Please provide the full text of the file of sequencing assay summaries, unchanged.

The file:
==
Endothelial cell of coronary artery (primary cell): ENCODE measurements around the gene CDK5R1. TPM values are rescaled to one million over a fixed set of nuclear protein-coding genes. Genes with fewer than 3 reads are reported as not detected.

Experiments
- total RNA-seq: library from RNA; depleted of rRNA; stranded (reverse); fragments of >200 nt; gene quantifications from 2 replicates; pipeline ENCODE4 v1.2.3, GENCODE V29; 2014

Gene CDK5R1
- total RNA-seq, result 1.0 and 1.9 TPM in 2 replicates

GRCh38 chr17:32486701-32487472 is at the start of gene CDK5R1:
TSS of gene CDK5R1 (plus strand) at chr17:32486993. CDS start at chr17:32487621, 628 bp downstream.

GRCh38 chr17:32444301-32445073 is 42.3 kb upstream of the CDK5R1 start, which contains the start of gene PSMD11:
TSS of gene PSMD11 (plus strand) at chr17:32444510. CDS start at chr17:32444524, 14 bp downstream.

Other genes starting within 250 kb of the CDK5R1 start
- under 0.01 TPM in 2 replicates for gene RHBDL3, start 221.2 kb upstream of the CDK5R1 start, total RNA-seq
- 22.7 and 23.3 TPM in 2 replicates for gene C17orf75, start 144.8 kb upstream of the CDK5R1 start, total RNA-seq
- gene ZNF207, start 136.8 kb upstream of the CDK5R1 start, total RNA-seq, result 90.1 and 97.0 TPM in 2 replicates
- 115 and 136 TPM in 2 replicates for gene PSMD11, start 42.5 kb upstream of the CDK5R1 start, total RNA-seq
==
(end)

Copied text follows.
Endothelial cell of coronary artery (primary cell): ENCODE measurements around the gene CDK5R1. TPM values are rescaled to one million over a fixed set of nuclear protein-coding genes. Genes with fewer than 3 reads are reported as not detected.

Experiments
- total RNA-seq: library from RNA; depleted of rRNA; stranded (reverse); fragments of >200 nt; gene quantifications from 2 replicates; pipeline ENCODE4 v1.2.3, GENCODE V29; 2014

Gene CDK5R1
- total RNA-seq, result 1.0 and 1.9 TPM in 2 replicates

GRCh38 chr17:32486701-32487472 is at the start of gene CDK5R1:
TSS of gene CDK5R1 (plus strand) at chr17:32486993. CDS start at chr17:32487621, 628 bp downstream.

GRCh38 chr17:32444301-32445073 is 42.3 kb upstream of the CDK5R1 start, which contains the start of gene PSMD11:
TSS of gene PSMD11 (plus strand) at chr17:32444510. CDS start at chr17:32444524, 14 bp downstream.

Other genes starting within 250 kb of the CDK5R1 start
- under 0.01 TPM in 2 replicates for gene RHBDL3, start 221.2 kb upstream of the CDK5R1 start, total RNA-seq
- 22.7 and 23.3 TPM in 2 replicates for gene C17orf75, start 144.8 kb upstream of the CDK5R1 start, total RNA-seq
- gene ZNF207, start 136.8 kb upstream of the CDK5R1 start, total RNA-seq, result 90.1 and 97.0 TPM in 2 replicates
- 115 and 136 TPM in 2 replicates for gene PSMD11, start 42.5 kb upstream of the CDK5R1 start, total RNA-seq